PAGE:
Cal Poly’s New Plant Conservatory with Biodiverse Species Officially Opens
Contact: Nick Wilson
The conservatory features greenhouses that accommodate extreme climate conditions, research labs and office space
SAN LUIS OBISPO — The new Cal Poly Plant Conservatory — a $5 million, 5,000 square-foot, multi-use botanical science facility with greenhouses, labs and offices — has opened for operation this year.
Featuring living plants that grow in extreme weather conditions, including exotic and rare species, the conservatory’s greenhouses showcase three distinct growing environments: the warm tropics; a cloud forest; and desert climate. In addition, there is dedicated space for experimental research for urban planning.
The facility has 2,500 square feet under greenhouse glass and an equal amount of outdoor space. The varied plant collection includes cacao, mahogany, banana, several types of cacti and koa — one of the most valuable hardwoods in the world, a species (acacia koa) that only grows on the Hawaiian Islands.
“We have a great diversity of plants, including some species that you’d have to travel far and wide to find,” said Matt Ritter, the plant conservator director, a biological sciences professor and noted national tree expert. “It’s an impressive learning experience with such a wide range of flora right here on campus, and it’s very exciting to be studying strategies toward adding more foliage to the world.”
As urban planning calls for planting more tree for shade and to sequester carbon in wood, plant matter and the soil amid rising global temperatures, Ritter said: “We’re helping to increase tree diversity in urban areas and study trees that would grow well in the hotter, drier future of California, despite this rainy winter.”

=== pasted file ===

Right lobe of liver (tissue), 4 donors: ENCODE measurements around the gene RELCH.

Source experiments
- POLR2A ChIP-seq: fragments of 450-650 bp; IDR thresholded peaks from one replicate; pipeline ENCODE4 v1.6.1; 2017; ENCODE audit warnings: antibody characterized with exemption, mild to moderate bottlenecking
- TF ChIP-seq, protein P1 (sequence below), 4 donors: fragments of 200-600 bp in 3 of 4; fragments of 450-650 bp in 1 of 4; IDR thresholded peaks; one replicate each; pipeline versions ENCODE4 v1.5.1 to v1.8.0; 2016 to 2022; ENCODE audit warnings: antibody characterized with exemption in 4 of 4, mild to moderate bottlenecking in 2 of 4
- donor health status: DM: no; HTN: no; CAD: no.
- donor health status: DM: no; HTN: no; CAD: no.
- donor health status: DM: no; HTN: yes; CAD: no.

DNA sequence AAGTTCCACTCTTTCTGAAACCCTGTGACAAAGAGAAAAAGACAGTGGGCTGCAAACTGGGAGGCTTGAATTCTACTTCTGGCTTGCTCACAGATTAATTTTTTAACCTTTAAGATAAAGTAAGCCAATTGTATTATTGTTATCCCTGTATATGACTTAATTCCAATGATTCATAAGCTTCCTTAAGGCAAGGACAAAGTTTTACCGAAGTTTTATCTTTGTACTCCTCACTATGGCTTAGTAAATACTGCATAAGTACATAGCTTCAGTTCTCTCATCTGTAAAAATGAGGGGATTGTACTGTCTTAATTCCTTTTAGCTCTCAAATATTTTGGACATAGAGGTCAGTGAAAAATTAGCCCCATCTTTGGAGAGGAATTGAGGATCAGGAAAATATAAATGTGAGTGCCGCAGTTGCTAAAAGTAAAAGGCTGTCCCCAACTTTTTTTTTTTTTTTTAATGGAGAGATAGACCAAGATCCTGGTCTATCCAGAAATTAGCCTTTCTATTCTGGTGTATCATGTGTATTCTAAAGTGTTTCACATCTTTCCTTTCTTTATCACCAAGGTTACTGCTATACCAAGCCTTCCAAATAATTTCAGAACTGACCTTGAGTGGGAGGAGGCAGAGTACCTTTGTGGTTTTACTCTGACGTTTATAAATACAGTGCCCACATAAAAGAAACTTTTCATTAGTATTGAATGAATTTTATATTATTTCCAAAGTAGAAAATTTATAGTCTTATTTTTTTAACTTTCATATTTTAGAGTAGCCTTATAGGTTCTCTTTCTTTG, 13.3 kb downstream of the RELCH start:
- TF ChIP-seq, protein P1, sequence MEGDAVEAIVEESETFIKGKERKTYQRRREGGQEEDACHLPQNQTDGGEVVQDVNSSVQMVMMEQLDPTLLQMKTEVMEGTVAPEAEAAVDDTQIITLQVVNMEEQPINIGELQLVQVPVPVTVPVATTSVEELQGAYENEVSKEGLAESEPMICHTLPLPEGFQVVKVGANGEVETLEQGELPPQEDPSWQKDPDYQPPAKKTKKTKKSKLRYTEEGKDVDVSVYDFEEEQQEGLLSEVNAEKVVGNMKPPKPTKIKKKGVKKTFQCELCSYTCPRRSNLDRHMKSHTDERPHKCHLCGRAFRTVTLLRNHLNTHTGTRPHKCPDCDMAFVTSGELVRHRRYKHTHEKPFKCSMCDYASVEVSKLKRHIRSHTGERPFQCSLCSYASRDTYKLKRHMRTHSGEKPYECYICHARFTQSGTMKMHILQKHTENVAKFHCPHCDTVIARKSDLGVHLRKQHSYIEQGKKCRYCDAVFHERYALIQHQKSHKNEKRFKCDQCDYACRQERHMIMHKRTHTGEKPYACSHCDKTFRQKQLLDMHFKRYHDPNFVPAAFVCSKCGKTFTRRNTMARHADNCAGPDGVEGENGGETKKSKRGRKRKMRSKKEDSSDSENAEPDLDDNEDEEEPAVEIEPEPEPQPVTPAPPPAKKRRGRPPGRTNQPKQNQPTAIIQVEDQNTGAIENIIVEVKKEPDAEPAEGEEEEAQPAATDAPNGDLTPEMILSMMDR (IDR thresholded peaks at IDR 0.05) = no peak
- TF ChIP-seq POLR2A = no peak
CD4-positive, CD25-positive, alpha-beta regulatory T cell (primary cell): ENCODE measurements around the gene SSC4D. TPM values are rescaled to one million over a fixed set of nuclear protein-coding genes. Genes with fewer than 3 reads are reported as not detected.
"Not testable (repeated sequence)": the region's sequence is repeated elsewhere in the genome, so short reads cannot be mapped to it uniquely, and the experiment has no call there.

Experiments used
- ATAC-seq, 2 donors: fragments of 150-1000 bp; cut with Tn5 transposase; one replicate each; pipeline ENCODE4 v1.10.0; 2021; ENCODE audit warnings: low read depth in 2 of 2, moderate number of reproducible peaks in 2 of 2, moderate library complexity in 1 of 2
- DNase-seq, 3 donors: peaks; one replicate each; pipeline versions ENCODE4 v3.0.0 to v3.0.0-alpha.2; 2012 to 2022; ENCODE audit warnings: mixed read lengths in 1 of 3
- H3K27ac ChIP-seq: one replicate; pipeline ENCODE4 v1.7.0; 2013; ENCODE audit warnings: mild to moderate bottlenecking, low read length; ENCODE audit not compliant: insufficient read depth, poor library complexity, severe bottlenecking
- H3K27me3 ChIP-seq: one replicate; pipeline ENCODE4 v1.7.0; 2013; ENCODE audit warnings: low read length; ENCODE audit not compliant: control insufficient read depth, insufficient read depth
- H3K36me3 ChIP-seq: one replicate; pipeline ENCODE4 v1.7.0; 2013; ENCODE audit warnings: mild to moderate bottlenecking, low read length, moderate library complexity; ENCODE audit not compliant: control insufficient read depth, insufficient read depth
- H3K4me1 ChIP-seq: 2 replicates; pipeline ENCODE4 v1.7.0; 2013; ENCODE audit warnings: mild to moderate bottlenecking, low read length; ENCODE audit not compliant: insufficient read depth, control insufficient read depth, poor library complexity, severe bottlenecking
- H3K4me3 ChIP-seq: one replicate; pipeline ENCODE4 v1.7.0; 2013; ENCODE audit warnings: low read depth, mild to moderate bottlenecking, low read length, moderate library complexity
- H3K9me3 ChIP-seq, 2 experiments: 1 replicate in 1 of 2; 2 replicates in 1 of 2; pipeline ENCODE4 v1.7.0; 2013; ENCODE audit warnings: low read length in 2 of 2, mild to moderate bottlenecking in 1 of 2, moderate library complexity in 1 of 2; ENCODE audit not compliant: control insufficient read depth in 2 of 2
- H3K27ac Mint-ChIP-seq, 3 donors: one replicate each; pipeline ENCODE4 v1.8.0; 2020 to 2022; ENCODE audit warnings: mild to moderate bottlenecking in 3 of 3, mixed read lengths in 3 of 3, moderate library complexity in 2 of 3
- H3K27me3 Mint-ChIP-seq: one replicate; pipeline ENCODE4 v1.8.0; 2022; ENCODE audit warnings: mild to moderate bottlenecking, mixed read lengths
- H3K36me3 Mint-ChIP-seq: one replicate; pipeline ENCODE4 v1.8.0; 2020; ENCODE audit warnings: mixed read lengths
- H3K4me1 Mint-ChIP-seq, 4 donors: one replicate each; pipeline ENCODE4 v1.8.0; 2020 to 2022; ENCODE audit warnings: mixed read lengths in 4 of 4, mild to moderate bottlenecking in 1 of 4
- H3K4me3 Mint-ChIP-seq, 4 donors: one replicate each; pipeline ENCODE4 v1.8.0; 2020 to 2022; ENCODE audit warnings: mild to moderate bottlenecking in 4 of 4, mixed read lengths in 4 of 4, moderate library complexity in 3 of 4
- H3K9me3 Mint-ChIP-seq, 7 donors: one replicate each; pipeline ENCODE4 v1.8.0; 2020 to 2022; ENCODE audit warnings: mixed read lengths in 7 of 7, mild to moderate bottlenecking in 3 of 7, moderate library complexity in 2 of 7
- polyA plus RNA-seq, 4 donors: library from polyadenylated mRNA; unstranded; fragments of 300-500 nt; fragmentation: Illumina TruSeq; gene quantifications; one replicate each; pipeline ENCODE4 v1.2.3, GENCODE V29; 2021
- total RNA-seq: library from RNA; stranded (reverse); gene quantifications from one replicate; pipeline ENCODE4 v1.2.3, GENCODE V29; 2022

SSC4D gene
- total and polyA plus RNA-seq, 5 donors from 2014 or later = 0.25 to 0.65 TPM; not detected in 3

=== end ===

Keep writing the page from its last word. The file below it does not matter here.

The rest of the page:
Ritter maintains the California Register of Big Trees, a list of more than 200 record-setting trees throughout the Golden State.
Communities nationwide — such as the city of San Luis Obispo, which has planned to add 10,000 trees by 2035 — are seeking to provide more shade and meet sustainability goals.
In its first academic year of operation, the Cal Poly Plant Conservatory has served more than 1,000 students learning about horticulture, food science, environmental science, biology, botany and other plant-related disciplines.
“For generations, Cal Poly students from different colleges and fields of study will have the opportunity to study plant science and make important contributions from this knowledge through industry, academia, nonprofits and public education," Ritter said.
Ritter and other Cal Poly botany professors have brought back seeds from trips around the world and collected plants for study from other universities and botany experts. Native species common to the Central Coast and a Mediterranean climate also are grown in the facility’s outdoor areas.
The launch of the conservatory comes after more than two years of planning and construction, following the demolition of the previous, small facility as part of construction of the new, four-story William and Linda Frost Center for Research and Innovation, which will be formally dedicated in early May.
“The Plant Conservatory is the culmination of the work of generations of faculty, staff and students who have studied botany and the natural history of plants at Cal Poly,” said Dean Wendt, dean of the College of Science and Mathematics. “This amazing new resource is a hub for learning, and it provides us a better opportunity to make meaningful contributions through research and conservation.”
The facility’s scenic backdrop has views of Bishop Peak and surrounding hills, with outdoor tables and seating for events, while offering a quiet, bucolic study space on campus.